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Designing a DIY Solar power kit

Choosing a leisure / solar battery

The Mastervolt battery on the previous page is probably a little too big for our solar power kit. Don't be tempted to over specify a battery because you'll have to fully charge it using your solar panels or wind turbine. Unfortunately solar panels aren't cheap (we like to think ours are very good value for money though!) so if you've a nearly empty monster of a battery, you'll need a lot of them to charge it in the required time.

Many different types of battery are used in solar power kits. Flooded lead acid batteries are the most common because they cost less and generally last longer than other types, largely because you can top them up. Other types such as Gel or VRLA (Valve regulated lead acid) batteries, can can be used in areas that don't have adequate ventilation, and because they are sealed with a valve there is less risk of you coming into contact with the acid.

If your requirements are going to be similar to our example application, then the two batteries below will work well. The more expensive version is a VRLA and the cheaper one is a normal lead acid.

Buy Now   Intact Block-Power BP 12-120   Intact Block-Power BP 12-120   250.58 
Buy Now   Intact Solar-Power 110 GUG   Intact Solar-Power 110 GUG   124.33 

Batteries also come in different voltages but are nearly always a multiple of 2V because they're constructed out of 2Volt cells. That's why there are 6 filling caps on a 12Volt car battery. One for each 2Volt cell.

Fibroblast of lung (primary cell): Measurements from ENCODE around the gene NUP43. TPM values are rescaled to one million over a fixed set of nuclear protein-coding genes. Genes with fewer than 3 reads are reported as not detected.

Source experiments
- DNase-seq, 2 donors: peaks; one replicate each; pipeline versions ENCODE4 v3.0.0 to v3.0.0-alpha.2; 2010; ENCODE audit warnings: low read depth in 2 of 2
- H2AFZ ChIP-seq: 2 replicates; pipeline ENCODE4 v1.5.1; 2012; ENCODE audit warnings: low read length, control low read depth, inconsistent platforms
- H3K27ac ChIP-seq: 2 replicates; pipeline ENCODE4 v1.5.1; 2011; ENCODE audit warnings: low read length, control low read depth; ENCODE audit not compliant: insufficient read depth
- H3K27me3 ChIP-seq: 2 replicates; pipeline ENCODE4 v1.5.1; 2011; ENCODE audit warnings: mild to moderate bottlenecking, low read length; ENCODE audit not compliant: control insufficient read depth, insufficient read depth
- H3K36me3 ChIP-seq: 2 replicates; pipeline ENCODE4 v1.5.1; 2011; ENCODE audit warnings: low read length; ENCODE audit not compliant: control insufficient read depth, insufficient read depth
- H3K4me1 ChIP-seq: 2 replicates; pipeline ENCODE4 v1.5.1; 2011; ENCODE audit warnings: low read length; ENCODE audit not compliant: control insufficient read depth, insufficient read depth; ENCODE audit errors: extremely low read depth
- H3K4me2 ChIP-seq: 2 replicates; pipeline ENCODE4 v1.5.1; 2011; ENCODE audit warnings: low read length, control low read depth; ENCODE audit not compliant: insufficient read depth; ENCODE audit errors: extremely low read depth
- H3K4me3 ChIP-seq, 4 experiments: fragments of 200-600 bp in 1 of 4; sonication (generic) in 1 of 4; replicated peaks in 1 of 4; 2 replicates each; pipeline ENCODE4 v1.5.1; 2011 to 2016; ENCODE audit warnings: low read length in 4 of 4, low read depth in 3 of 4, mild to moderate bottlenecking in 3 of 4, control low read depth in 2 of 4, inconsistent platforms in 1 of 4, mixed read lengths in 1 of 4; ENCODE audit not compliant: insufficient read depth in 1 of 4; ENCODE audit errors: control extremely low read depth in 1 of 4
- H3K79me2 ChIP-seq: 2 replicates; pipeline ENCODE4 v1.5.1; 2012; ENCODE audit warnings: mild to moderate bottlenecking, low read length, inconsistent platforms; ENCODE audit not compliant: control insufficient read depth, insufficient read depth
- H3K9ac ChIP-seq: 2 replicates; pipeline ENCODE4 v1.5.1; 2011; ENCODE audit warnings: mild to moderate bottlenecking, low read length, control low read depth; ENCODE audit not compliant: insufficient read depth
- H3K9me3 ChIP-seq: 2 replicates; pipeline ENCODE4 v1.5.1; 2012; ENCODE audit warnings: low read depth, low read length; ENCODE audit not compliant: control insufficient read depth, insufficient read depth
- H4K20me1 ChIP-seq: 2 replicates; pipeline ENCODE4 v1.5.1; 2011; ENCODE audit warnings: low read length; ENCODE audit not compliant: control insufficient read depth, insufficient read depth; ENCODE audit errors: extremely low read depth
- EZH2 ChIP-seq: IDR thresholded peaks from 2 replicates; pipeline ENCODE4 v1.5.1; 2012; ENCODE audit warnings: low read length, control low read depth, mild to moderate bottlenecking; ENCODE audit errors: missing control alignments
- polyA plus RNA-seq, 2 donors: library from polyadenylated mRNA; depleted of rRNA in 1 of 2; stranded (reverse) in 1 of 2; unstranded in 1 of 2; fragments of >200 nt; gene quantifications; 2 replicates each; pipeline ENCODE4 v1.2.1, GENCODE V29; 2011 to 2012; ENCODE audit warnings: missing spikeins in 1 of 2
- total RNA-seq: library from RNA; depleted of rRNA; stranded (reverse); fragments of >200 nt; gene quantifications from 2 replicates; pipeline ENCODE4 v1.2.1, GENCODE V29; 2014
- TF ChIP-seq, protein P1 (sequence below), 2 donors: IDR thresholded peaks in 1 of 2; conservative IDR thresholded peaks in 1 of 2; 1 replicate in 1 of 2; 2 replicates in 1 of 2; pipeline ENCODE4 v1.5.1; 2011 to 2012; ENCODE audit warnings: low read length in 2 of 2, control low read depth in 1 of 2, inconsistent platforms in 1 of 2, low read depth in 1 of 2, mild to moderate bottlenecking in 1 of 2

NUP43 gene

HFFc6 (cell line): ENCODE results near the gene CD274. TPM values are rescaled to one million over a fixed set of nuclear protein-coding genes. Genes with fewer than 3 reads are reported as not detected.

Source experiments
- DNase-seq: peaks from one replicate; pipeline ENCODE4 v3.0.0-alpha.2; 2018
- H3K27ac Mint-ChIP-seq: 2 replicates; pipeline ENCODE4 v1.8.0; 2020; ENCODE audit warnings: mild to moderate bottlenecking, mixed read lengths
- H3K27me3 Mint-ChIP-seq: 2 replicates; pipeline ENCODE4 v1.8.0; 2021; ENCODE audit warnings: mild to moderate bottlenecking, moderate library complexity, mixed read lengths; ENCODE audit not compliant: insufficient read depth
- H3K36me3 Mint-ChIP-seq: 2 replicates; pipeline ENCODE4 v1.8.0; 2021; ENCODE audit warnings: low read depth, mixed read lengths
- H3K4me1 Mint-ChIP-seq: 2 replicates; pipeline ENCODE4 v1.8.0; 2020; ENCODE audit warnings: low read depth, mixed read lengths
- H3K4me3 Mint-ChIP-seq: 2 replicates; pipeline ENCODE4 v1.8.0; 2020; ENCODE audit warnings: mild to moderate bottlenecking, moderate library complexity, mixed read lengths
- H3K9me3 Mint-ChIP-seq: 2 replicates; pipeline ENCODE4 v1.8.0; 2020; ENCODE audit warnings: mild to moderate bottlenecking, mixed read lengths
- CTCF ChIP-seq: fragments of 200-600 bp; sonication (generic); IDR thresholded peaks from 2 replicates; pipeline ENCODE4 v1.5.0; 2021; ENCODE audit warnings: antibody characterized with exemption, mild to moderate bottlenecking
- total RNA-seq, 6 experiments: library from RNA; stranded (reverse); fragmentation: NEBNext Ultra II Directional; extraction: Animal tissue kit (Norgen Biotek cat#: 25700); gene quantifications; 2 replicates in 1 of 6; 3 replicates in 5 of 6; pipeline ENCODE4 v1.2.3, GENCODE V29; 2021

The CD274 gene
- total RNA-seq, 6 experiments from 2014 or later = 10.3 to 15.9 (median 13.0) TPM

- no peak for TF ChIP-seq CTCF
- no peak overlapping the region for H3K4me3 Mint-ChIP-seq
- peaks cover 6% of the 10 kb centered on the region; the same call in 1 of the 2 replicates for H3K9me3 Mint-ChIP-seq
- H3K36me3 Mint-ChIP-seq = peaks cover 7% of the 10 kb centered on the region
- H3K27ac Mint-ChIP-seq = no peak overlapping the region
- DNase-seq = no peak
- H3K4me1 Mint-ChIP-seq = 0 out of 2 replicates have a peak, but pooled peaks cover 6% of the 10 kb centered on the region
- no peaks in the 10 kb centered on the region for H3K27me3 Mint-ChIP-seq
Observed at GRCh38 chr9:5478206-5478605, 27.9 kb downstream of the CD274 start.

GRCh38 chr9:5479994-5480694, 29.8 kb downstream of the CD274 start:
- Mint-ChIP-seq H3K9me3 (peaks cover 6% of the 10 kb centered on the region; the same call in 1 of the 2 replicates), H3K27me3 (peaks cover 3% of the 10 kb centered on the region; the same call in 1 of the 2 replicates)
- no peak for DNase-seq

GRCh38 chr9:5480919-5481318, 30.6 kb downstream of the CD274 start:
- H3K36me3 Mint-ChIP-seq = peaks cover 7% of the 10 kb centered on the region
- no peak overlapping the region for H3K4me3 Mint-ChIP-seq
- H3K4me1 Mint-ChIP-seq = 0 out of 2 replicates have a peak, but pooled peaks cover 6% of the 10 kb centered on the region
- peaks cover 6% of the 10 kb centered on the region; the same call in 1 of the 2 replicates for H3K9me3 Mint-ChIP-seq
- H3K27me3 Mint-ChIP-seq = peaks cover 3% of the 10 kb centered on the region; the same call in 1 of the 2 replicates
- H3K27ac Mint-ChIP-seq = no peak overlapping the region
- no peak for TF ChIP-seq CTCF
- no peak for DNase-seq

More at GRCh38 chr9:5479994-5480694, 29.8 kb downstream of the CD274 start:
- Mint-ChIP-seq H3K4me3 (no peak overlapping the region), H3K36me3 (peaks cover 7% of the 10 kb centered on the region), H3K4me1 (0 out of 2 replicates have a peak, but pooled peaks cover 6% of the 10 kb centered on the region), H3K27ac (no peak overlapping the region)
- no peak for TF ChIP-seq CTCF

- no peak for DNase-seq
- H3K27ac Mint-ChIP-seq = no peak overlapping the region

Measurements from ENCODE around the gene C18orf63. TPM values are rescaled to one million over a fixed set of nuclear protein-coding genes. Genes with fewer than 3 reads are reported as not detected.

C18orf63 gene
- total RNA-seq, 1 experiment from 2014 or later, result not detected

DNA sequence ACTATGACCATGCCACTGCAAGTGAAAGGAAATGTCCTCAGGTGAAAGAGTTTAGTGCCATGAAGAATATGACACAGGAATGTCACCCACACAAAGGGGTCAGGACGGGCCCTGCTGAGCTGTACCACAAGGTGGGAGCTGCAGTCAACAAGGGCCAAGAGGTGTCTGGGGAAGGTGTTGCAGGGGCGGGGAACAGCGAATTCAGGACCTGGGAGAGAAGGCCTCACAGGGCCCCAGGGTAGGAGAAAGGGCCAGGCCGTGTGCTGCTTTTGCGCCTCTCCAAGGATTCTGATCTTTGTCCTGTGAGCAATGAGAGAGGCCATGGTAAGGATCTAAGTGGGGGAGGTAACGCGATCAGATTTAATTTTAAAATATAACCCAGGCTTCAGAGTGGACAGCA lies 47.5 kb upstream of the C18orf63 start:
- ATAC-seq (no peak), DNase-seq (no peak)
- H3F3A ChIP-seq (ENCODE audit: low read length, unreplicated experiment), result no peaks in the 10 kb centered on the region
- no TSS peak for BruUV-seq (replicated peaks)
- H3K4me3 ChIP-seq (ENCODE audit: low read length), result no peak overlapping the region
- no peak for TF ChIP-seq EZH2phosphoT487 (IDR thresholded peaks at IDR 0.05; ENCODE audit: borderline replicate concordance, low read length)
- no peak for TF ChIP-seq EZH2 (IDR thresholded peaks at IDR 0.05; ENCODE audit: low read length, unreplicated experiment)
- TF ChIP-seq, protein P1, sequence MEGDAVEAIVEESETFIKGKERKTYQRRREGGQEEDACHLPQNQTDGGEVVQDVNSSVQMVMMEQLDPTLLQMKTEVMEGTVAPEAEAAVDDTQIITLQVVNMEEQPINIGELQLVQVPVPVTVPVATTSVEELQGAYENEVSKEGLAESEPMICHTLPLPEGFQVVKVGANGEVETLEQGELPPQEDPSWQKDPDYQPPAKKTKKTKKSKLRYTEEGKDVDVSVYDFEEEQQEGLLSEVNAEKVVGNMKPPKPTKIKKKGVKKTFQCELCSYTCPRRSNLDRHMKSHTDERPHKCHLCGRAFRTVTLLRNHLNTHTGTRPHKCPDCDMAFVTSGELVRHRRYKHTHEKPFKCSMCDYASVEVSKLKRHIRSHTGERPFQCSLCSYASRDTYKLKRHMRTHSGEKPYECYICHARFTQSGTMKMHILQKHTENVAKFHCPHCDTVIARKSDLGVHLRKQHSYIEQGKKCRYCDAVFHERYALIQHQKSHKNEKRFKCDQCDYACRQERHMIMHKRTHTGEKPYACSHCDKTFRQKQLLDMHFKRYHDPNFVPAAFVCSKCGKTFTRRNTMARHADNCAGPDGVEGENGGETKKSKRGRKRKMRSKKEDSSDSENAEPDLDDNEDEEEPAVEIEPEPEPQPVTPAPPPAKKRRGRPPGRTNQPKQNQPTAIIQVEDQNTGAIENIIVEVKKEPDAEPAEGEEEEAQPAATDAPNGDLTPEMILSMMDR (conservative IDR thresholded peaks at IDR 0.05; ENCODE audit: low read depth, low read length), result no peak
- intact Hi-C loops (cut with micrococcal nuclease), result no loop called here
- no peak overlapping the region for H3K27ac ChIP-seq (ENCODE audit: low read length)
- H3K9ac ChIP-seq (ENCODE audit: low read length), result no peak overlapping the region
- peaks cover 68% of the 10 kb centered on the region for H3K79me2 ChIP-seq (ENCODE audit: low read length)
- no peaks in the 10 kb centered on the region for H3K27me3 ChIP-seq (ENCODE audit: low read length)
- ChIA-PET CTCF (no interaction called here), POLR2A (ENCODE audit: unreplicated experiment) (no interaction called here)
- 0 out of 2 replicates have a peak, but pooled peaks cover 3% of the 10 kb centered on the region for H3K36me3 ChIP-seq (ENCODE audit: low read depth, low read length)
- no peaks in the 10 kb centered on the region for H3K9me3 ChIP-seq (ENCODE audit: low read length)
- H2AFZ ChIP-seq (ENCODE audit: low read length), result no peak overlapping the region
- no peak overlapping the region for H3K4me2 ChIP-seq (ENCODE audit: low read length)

Big batteries capable of storing and delivering lots of power are very, very heavy which is why we use 2 Volt batteries to make up very large 12 or 24 Volt systems.

A 3000 Amp hour 2 volt battery weighs nearly 250Kg, so six in series will weigh 1.5 metric tons. Difficult to move without a crane and specialist handling equipment. We recently sent a large solar home kit to one of the Comoros islands off the coast of East Africa. The kit contained twelve 2Volt 1000Ah batteries and each one was a two person lift. Our customer needed a lot of power and at 50% discharge he has 12,000 Watt hours, which is enough to run the lights in our example for 200 hours!

Charging batteries with solar panels

 
 
 
 
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